It is incredibly difficult for any one person to faithfully understand any other one person.
Things get harder for any group of people to agree on anything near a faithful understanding of one person, not least of which this entails the persons in the group understanding one another enough to agree.
It becomes easier if a group only attempts to understand the commonalities of persons in another group, which, of course means that the most elusive aspects that make persons within the group real persons, and not abstractions of people. This is how people are conceived in the public realm: impersonally.
Existentialists spoke of people who wanted precisely to avoid faithful understandings of themselves, who wanted to deal with themselves impersonally. They perform the public abstraction of their self.
In stable times conformists act out compliance. In stultifyingly stable times rebellion is a difficult, daring, necessary — and rare — act of defiant individuality.
In decadent times, the paradox of the conformist rebel appears. The conformist rebel imitates rebellious rebels from the past, and finds easy acceptance for doing so — receiving approval from authorities and peers, or even pats on the head or given special status, treats or rewards. The self-dissatisfied, self-alienated collectivity is trying to lose itself in its collective performance. When each player does their part the whole story feels like reality itself to all absorbed in the performance. When someone refuses to play along, the immersive illusion is threatened. One person bravely standing up to a majority that sees itself as taking a brave stand raises the question of who is courageous? Who is speaking their conscience and who is just going along with what everyone knows and how things are?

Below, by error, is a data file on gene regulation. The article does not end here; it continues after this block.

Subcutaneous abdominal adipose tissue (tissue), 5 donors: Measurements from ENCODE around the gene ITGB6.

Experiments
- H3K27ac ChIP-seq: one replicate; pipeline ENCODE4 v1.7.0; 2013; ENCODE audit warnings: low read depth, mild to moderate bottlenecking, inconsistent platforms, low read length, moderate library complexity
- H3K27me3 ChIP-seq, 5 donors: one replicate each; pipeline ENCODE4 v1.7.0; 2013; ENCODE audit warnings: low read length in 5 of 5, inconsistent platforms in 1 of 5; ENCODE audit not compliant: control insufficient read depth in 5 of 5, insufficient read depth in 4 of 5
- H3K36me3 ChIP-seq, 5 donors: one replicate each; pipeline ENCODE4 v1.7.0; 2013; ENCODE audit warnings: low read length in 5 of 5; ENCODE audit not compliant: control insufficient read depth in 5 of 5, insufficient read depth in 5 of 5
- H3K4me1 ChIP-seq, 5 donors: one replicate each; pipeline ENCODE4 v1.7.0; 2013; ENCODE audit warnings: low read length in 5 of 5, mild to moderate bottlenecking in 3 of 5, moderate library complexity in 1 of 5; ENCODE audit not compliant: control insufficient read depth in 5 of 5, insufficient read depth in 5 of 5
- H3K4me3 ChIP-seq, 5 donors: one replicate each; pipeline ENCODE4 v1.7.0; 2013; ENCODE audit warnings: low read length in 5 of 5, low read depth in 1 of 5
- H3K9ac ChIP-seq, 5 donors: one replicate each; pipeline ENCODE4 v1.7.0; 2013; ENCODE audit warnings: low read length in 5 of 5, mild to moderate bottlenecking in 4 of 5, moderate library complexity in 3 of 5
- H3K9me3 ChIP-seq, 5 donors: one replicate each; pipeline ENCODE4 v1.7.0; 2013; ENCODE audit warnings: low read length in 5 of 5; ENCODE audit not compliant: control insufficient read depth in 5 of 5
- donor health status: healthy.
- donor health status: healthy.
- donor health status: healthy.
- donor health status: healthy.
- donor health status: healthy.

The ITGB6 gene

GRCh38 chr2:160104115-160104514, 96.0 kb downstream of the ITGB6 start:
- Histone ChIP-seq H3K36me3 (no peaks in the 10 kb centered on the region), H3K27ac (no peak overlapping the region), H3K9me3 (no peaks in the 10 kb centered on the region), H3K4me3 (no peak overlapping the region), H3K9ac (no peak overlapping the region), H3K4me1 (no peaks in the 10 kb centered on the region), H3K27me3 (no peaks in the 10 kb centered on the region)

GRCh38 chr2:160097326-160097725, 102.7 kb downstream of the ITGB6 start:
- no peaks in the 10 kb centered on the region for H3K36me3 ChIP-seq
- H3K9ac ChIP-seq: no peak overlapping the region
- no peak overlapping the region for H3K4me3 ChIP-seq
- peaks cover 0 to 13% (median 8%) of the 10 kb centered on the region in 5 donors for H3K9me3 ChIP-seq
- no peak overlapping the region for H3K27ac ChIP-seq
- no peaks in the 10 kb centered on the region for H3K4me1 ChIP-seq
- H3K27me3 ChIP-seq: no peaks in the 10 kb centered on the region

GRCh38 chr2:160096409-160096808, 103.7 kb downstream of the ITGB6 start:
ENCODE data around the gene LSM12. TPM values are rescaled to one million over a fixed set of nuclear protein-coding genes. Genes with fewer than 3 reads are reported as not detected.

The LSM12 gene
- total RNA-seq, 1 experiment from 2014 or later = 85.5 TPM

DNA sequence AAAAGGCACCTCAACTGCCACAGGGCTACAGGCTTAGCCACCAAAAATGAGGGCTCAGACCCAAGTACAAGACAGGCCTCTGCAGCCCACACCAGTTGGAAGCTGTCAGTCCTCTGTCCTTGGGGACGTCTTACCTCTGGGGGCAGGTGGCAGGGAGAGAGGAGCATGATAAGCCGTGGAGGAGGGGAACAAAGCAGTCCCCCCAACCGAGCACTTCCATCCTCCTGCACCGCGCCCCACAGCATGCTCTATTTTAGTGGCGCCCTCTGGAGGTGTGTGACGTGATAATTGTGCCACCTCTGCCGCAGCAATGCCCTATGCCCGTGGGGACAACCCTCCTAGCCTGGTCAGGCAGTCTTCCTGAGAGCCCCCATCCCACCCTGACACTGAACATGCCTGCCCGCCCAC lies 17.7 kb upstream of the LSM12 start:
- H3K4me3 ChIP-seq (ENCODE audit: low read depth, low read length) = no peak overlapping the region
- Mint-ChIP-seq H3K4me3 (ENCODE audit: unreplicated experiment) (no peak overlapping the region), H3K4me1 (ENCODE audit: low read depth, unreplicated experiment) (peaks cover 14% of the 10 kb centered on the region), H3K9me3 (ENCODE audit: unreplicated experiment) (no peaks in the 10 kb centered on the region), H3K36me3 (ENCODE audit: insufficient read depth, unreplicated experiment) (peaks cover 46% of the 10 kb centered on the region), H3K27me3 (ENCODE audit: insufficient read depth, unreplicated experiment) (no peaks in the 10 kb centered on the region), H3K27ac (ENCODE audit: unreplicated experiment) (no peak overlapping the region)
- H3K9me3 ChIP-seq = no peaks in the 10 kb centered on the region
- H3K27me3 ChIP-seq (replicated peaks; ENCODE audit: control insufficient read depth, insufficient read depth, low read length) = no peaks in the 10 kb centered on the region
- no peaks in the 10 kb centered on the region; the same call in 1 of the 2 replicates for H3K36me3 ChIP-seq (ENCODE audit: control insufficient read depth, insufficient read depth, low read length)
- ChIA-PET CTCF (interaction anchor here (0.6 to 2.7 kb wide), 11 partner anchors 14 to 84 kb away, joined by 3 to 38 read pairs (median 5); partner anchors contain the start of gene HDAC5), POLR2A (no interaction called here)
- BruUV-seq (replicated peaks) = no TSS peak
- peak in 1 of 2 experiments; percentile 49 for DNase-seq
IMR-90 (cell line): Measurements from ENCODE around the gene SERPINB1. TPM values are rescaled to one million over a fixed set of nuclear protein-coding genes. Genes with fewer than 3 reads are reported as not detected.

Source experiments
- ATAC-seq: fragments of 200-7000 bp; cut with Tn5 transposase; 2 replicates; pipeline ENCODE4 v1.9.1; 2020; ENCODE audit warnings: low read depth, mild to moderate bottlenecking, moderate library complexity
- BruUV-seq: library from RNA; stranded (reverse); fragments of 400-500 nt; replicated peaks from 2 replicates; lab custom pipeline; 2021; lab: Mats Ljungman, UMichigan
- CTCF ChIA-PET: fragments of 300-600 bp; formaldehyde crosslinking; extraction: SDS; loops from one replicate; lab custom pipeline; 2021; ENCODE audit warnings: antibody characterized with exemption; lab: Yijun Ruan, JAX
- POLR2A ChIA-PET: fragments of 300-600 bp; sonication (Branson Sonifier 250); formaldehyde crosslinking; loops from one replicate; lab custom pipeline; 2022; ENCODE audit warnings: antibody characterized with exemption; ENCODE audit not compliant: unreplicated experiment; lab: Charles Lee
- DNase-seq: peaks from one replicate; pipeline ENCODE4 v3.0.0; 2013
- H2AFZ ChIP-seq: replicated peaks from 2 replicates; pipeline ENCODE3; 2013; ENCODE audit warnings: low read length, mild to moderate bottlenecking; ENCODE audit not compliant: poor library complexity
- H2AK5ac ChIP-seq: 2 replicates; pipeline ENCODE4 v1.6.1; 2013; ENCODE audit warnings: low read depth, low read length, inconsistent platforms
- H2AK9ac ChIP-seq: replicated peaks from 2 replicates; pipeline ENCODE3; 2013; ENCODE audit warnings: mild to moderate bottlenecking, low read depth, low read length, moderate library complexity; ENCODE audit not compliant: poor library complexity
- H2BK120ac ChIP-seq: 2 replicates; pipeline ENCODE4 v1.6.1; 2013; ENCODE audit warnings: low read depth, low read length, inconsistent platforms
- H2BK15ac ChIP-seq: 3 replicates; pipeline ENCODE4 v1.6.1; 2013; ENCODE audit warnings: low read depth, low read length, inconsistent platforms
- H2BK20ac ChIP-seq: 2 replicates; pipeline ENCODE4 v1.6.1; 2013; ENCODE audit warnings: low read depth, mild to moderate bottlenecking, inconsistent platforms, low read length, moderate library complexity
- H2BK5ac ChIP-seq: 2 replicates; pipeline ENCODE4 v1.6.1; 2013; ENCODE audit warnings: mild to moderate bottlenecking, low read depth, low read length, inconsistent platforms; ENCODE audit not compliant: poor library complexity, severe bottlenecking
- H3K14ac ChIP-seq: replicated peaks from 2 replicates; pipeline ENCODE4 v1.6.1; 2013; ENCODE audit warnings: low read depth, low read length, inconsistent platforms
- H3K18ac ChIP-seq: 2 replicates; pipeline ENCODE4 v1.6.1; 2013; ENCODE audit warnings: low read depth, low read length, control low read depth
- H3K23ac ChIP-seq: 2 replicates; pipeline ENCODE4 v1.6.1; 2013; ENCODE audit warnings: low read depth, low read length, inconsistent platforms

If it is easy, it is not rebellion.
If there is no shame or doubt, there is nothing to be proud of.
If you are thanked, you are not doing the thankless work of independent thought.